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What is Sensory Stimulation?    

Disclosure

Information on this website should not be construed as medical or therapy advice and is provided only as general information. Please consult your physician and other health professionals for specific advice.


Sensory Stimulation to receptors enable us to  take in information from  the environment:
  • Visual receptors in our eyes enable vision
  • Auditory receptors in our ears enable hearing
  • Tactile receptors in our skin enable touch discrimination
  • Olfactory receptors in our noses enable smell
  • Gustatory receptors on our tongues enable taste
  • Proprioception receptors in muscles and joints tell us where our body is in space
  • Vestibular receptors in our inner ears tell us about movement and balance.
  
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Why is Sensory Stimulation so important?

We all need stimulation and much as been written about the effects of decreased
stimulation on prisoners in solitary confinement and institutionalized patients
who did not receive proper care.

They may hallucinate or stimulate themselves by head banging, rocking or biting. Sensory stimulation and interaction with the environment is critical to maintain the highest
level of awareness and connectedness with others.


What is Sensory Integration?
 





Autism Asperger Publishing Co.
Books about autism and sensory issues.
               
Stimulating Sarah
Click to watch video

                                               waterbag

          
Aromatherapy is all about fragrance and how different scents can affect the mind, body and even the soul.

Aromatherapy is a pleasant way to stimulate a person. Various scents may bring back memories.
Scents can be provided with:
  • Incense
  • Fragrant oils
  • Candles
  • Flowers
  • Bath salts
  • Massage lotions
  • Shampoo
Here are some possible scents to offer:
  • Allspice
  • Almond
  • Anise
  • Basil oil
  • Cedarwood oil
  • Chamomile oil
  • Cinnamon oil
  • Mint oil
  • Eucalyptus oil
  • Evening Primrose oil
  • Geranium oil
  • Grapefruit oil
  • Lavender oil
  • Lemongrass
  • Lime
  • Nutmeg
  • Orange oil
  • Peppermint
  • Thyme oil
  • Vanilla



 
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Sensory stimulation
refers to the impact the environment has
on our minds and bodies as
we receive information through
our sensory organs and our brains interpret this input.

Usually sensory stimulation involves one person providing
the stimulation to another
person such as when someone
is passively receiving a massage or has fur rubbed on
his arms. 

grandcanyon
But sometimes a person can merely sit
outside to enjoy the visual stimulation
of
the trees, olfactory stimulation of flowers,
auditory stimulation of birds,
tactile
stimulation of the wind and vestibular
stimulation of the rocking chair.

Click on photo for visual stimulation.

Occupational therapists often talk about providing sensory
stimulation to a person who is so disabled she is only able
to passively receive the stimulation. This may be a coma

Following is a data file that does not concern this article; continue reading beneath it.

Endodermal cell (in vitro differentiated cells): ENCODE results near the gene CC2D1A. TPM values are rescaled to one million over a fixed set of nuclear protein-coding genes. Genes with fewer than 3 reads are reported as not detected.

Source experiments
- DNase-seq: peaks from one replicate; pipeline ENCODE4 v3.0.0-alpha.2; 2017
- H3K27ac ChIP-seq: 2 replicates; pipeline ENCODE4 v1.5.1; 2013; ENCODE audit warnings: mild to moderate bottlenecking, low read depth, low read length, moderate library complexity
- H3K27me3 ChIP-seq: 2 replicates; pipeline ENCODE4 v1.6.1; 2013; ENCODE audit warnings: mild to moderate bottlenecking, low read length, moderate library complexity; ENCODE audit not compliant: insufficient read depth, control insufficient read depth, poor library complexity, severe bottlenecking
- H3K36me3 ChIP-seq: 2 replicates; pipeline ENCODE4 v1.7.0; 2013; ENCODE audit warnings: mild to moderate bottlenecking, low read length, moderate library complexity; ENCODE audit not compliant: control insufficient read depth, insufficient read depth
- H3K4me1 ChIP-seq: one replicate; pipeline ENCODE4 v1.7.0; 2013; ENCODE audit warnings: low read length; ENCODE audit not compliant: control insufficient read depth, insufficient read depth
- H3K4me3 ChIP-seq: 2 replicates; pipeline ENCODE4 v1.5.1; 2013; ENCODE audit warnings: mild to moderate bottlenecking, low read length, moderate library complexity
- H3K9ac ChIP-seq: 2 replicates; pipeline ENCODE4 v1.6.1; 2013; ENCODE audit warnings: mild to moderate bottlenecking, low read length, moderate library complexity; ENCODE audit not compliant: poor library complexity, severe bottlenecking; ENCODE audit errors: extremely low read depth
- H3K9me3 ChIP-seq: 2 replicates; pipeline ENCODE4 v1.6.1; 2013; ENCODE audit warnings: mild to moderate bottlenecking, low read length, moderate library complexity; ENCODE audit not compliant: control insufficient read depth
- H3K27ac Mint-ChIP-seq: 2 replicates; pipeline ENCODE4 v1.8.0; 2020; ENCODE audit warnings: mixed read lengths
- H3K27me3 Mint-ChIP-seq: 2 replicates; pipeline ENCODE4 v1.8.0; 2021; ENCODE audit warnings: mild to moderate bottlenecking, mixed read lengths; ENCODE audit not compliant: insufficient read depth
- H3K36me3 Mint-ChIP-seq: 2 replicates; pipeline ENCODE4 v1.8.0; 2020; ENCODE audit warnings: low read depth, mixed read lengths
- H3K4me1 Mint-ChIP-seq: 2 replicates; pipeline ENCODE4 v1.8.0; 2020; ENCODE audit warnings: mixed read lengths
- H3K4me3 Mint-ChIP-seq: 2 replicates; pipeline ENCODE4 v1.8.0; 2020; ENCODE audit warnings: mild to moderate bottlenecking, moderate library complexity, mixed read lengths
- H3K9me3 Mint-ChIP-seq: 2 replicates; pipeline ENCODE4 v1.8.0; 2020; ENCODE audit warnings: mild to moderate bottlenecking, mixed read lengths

patient, severely developmentally delayed child or a
victim of Alzheimer's disease. Sensory stimulation
is used as a way to involve the person with the environment,
bring pleasure and it provides a medium for interaction
with a person who otherwise, has limited abilities to interact.

Sensory integration is very different than  sensory stimulation.
Sensory integration involves active participation. Therapists
guide children to develop adaptive responses to sensory
based activities. For example, the child who learns how to
pump his legs to swing independently has developed an
important adapted response to the vestibular and
pro proprioceptive input of swinging.


Sensory stimulation, on the other hand is passive and the
therapist is providing the stimulation to another person.
Perhaps the person will smile in response and be more
aware of the environment but the goal of therapy is not
specifically to promote adaptive responses.


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Visual Stimulation


babyandflowersParents provide visual stimulation from
the very beginning with both
beautiful
objects in the natural world and toys
such as picture books
and crib mobiles.
People who are passive may not look

around or be
able to understand what they are seeing in
the distance. Therefore,
they benefit from stimulating
objects being brought close to the face. 


cribmobileThe movement and sounds of mobiles stimulate
babies to visually explore and reach for objects.  




 

beadballObjects that combine both auditory
and visual stimulation are great

because the sound will attract the
person's attention to look at the

object. This ball makes an interesting
sound when the beads move

around and the movement of the beads catches the eye.

beadsintubePlastic tubes can be filled with
interesting objects that make
sounds
when the tube is rotated.
This tube is sold to hold long

light bulbs. The
contents can be little pieces of bright
plastic, beads, jewelry pieces,
necklace chains, anything
bright and shiny and small.
Click on the picture for a larger view.

tornadotubeTornado tubes involve purchasing the small
plastic piece in the center which has threads